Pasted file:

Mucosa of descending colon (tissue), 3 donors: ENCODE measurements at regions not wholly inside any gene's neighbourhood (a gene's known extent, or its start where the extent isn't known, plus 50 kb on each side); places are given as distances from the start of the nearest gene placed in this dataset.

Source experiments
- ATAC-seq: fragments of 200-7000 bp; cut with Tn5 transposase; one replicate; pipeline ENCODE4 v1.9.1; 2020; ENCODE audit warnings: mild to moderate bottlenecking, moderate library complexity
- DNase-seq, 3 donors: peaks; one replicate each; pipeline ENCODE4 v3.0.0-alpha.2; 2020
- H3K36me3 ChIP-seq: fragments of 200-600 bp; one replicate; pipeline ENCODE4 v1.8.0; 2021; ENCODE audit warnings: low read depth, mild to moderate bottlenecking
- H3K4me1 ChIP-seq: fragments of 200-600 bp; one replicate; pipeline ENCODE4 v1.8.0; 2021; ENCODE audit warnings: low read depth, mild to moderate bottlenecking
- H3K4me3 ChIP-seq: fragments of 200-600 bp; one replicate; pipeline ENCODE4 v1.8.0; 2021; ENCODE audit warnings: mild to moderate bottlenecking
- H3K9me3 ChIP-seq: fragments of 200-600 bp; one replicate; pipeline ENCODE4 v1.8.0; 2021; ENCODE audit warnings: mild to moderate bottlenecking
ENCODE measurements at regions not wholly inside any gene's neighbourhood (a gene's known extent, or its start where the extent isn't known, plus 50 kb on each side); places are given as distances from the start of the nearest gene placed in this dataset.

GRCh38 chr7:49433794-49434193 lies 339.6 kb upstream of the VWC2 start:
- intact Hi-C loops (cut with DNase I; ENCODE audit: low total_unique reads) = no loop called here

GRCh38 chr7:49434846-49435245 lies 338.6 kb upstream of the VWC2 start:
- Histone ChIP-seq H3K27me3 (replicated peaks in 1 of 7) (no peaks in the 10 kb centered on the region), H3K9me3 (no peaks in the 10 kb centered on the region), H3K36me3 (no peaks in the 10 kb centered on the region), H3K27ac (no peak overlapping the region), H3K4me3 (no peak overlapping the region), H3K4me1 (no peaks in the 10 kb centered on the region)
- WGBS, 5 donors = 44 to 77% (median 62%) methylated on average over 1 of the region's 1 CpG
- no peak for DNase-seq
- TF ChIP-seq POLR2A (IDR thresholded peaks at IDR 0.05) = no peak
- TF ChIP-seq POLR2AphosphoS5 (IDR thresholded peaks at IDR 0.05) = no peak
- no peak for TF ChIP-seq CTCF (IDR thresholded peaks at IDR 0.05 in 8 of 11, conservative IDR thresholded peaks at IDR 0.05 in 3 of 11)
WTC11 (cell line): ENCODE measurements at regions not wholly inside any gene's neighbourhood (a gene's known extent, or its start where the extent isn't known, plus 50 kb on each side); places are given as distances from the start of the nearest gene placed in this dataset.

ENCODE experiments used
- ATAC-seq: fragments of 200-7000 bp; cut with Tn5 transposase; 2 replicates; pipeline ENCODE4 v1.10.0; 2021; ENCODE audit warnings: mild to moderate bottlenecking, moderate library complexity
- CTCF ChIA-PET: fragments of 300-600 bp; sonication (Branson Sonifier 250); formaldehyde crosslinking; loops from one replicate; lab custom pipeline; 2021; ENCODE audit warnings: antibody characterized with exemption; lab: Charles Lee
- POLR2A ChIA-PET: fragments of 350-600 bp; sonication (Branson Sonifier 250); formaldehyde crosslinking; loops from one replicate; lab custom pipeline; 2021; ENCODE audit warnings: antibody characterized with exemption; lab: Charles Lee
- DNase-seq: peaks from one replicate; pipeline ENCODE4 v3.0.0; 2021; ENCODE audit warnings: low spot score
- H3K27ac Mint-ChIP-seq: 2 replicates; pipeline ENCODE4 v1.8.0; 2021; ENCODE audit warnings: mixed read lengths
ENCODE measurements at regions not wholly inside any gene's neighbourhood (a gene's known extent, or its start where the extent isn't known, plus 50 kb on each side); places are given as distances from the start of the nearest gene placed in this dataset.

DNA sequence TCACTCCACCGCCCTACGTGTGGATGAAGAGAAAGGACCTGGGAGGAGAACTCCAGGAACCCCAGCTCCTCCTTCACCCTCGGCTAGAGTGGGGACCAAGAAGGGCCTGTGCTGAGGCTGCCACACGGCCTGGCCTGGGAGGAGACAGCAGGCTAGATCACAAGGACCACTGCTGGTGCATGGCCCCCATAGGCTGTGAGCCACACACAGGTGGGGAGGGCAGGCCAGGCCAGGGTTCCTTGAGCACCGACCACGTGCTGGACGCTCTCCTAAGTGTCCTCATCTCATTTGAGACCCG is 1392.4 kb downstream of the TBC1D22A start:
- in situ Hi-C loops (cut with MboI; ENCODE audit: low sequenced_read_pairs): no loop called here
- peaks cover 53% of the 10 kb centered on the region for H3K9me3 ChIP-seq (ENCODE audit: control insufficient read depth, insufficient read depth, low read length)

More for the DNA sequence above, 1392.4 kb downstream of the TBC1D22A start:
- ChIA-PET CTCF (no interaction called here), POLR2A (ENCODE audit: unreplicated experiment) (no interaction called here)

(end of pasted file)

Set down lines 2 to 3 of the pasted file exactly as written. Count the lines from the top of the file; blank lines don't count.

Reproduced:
Source experiments
- ATAC-seq: fragments of 200-7000 bp; cut with Tn5 transposase; one replicate; pipeline ENCODE4 v1.9.1; 2020; ENCODE audit warnings: mild to moderate bottlenecking, moderate library complexity